In his “Are Employers to Blame for Our High Medical Prices?,” David Dranove takes issue with my statement in a New York Times blog post:
“One reason for the employers’ passivity in paying health care bills may be that they know, or should know, that the fringe benefits they purchase for their employees ultimately come out of the employees’ total pay package. In a sense, employers behave like pickpockets who take from their employees’ wallets and with the money lifted purchase goodies for their employees.”
“The correct economic argument is a bit more nuanced. Employees do not care about the cost of their benefits; they care about the benefits. If an employer can procure the same benefits at a lower cost, the employer need not increase wages one iota. In this regard, there is nothing special about health benefits. Suppose an employer offers employees the use of company cars. Workers don’t care what the employer paid for the cars, and if the employer can purchase cars at a deep discount, it will pocket the savings.”
So far I can buy the nuance. It is something we could theorize about.
But then David he notes that:
“Employers may have an incentive to reduce benefits costs yet they are passive purchasers. With a few exceptions, nearly every American corporation outsources its healthcare benefits to insurers and ASO providers and then looks the other was as the medical bills pile up. Sure, they complain about the high cost of medical care, but they don’t take direct action by aggressively shopping for lower provider prices. Doesn’t this passivity demonstrate a lack of interest? No more so than the fact that auto makers do not aggressively shop the lowest rubber or silica prices implies that they are disinterested in the costs of tires and windows. Auto makers outsource the production of tires and windows (and most other inputs) and let the Michelins and PPGs of the world worry about rubber and silica prices. By the same token, American companies outsource the production of insurance and let the Blues and Uniteds of the world worry about provider prices. This is entirely appropriate.”
Forgive me if by now I am lost. Do we really believe that modern corporations, whose management and board of directors agonize even over an extra penny of earnings per share (EPS) – believe me, I know whereof I speak – simply outsource the procurement of major inputs and then look the other way?
They do seem to do it in health care – which is the puzzle – but they surely do not in connection with other important inputs where smart buying can add pennies to EPS.
Supply-chain management is by now a science – globally – and part of supply-side management is the “make-or-outsource” decision, which is constantly being reevaluated by corporations, with keen insight into the prices of the raw materials going into the production of parts – e.g., batteries or car doors or tires.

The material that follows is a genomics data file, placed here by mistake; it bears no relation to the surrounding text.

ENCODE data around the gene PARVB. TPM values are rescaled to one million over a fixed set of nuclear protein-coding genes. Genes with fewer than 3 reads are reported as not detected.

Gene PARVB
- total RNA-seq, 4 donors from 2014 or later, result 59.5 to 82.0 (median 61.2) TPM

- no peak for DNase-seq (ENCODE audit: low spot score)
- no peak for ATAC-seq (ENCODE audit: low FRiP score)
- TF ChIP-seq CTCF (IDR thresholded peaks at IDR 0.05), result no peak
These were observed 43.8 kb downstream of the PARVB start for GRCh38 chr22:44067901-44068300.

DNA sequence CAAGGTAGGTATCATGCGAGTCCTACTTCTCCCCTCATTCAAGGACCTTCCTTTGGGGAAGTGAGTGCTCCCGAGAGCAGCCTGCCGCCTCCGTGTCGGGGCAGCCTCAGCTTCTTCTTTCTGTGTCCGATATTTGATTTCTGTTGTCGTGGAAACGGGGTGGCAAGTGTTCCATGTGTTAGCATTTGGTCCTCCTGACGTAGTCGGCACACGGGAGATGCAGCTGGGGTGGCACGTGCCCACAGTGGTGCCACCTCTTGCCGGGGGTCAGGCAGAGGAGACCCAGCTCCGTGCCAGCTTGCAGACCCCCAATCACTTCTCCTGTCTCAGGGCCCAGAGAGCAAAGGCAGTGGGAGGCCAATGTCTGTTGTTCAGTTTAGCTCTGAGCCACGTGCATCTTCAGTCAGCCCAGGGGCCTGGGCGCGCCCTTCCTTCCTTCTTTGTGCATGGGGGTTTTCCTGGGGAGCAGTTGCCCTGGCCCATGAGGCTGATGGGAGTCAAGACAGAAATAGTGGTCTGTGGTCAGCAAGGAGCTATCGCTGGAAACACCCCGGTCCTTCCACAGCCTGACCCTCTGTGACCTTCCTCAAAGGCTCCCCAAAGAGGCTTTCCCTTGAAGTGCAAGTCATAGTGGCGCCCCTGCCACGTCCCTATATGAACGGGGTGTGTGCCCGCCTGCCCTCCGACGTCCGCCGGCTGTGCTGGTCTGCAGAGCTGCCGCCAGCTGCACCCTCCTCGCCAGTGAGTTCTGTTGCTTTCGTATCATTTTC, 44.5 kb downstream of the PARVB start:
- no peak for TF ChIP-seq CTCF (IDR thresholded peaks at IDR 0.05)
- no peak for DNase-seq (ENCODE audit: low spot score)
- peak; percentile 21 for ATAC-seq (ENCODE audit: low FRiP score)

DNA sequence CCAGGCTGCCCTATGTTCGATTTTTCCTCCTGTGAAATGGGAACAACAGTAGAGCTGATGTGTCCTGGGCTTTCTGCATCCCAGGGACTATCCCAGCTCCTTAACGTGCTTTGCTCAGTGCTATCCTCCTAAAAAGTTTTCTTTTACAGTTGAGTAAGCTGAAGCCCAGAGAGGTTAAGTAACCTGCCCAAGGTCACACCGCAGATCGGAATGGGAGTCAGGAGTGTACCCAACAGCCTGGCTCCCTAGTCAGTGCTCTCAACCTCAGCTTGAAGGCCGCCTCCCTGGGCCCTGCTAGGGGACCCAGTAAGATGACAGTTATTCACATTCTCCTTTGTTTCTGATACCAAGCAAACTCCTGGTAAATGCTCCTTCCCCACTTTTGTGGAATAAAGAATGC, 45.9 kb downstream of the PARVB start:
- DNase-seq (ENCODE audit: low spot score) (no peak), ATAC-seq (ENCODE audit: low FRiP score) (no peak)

My problem and, I believe, Alain Enthoven’s as well, is that corporations have been passive buyers of health insurance for too long and, with it, passive payers for health care. If premiums go down, employers are happy and may even pat themselves on the back. If rates go up – as they did dramatically in the late 1990s and early noughties –employers whine, blame someone else – hospitals, doctors, and, almost always, government – but then just pay.
David then notes:
“Could employers do more to reduce healthcare spending? Employers have dramatically increased deductibles in recent years, and this has had some effect (though no one is certain just how much.)”
Just shifting more of their employee’s health spending out of the insurance contract into out-of-pocket spending by employees may constrain employment-based premiums; but whether it will constrain health care prices and total health spending is quite another matter, especially when a common lament among employees with high deductibleshas been that they have so little comparative price information.
So, while I appreciate David’s comment and will take it under advisement for further thought on the issue, I remain disillusioned with employment-based health insurance whose passivity has weakened the demand side in health care in determining prices. It is one thing to “worry” about health care costs. I have been at hundreds of conferences at which employers have done that. It is another thing “to do something” about it, and passivity is not it.
I concur with the conclusions reached by Alain Enthoven and Victor Fuchs in the “Employment-Based Health Insurance: Past, Present, and Future“:
“We highlight employment-based insurance’s flaws: high administrative costs, inequitable sharing of costs, inability to cover large segments of the population, contribution to labor-management strife, and the inability of employers to act collectively to make health care more cost-effective.”
It would be great if some day we could get rid of it.
Uwe Reinhardt is recognized as one of the ation’s leading authorities on health care economics and the James Madison Professor of Political Economy at Princeton University. He is a regular contributor to The New York Times Economix Blog.